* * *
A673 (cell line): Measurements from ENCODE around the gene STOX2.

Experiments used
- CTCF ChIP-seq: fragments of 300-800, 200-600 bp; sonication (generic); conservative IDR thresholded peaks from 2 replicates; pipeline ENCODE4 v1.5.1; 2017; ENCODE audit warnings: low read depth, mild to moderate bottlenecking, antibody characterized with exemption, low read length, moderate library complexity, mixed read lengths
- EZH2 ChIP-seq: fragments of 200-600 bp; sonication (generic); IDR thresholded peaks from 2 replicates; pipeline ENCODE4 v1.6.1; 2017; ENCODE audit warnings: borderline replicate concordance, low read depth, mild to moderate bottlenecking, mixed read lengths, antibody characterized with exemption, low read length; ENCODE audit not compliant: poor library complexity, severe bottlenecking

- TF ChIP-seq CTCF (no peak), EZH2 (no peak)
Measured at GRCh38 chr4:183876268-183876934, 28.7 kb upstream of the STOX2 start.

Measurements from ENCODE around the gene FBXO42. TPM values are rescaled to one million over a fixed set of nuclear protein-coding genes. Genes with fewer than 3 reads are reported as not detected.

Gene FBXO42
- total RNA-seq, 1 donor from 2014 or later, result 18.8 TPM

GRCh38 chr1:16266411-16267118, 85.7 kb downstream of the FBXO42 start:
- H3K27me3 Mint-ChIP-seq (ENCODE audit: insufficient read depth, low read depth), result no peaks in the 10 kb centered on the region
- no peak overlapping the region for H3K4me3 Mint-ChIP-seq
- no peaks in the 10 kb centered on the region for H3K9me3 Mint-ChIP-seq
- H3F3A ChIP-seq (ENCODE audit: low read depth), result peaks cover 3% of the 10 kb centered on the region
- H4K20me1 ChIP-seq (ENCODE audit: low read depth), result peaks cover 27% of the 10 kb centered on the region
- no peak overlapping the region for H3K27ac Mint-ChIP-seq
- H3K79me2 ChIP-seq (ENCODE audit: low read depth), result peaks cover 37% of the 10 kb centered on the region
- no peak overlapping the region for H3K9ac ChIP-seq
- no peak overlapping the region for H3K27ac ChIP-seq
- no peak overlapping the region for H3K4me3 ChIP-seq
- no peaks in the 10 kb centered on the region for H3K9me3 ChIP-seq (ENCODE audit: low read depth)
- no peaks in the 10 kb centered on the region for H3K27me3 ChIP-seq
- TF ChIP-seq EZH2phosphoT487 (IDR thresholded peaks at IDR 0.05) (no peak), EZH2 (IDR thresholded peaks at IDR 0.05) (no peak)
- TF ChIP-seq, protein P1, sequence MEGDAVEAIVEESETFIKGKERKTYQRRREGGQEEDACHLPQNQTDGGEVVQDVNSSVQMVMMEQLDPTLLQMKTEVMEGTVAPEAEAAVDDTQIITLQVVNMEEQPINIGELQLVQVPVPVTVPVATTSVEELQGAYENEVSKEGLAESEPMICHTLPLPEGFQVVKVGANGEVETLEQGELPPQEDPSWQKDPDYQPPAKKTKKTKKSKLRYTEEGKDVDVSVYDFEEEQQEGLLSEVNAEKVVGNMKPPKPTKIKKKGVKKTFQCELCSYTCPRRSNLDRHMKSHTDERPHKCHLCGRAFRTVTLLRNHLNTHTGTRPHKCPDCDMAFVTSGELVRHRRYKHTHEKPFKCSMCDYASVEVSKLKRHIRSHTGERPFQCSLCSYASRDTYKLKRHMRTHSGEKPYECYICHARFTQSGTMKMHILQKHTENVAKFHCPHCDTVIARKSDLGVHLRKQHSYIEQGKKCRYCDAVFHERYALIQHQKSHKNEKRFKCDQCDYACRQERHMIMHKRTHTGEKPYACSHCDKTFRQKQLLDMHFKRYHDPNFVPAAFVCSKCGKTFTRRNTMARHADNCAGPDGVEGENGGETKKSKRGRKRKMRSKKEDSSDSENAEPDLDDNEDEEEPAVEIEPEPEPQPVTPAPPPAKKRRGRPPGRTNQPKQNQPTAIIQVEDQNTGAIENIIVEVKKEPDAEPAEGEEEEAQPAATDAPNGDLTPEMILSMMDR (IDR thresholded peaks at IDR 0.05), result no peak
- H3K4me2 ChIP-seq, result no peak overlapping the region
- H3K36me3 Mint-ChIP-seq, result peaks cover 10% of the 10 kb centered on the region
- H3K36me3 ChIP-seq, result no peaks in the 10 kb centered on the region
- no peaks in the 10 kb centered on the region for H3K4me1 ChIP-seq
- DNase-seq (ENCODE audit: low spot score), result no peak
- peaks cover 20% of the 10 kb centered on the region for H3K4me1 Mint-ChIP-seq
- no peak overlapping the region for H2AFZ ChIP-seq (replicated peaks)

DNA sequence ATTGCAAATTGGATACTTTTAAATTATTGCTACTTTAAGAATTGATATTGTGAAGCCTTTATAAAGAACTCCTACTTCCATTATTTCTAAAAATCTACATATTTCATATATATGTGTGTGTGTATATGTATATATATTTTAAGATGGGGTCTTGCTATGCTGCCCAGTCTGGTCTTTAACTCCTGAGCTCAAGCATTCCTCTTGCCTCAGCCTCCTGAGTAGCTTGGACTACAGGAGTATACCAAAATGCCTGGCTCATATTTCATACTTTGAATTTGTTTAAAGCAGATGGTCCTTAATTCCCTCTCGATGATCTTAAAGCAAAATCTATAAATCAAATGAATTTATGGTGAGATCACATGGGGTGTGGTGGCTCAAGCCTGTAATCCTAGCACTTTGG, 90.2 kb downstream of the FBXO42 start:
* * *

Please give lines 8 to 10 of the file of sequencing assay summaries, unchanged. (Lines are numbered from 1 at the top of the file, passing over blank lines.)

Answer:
Gene FBXO42
- total RNA-seq, 1 donor from 2014 or later, result 18.8 TPM

GRCh38 chr1:16266411-16267118, 85.7 kb downstream of the FBXO42 start: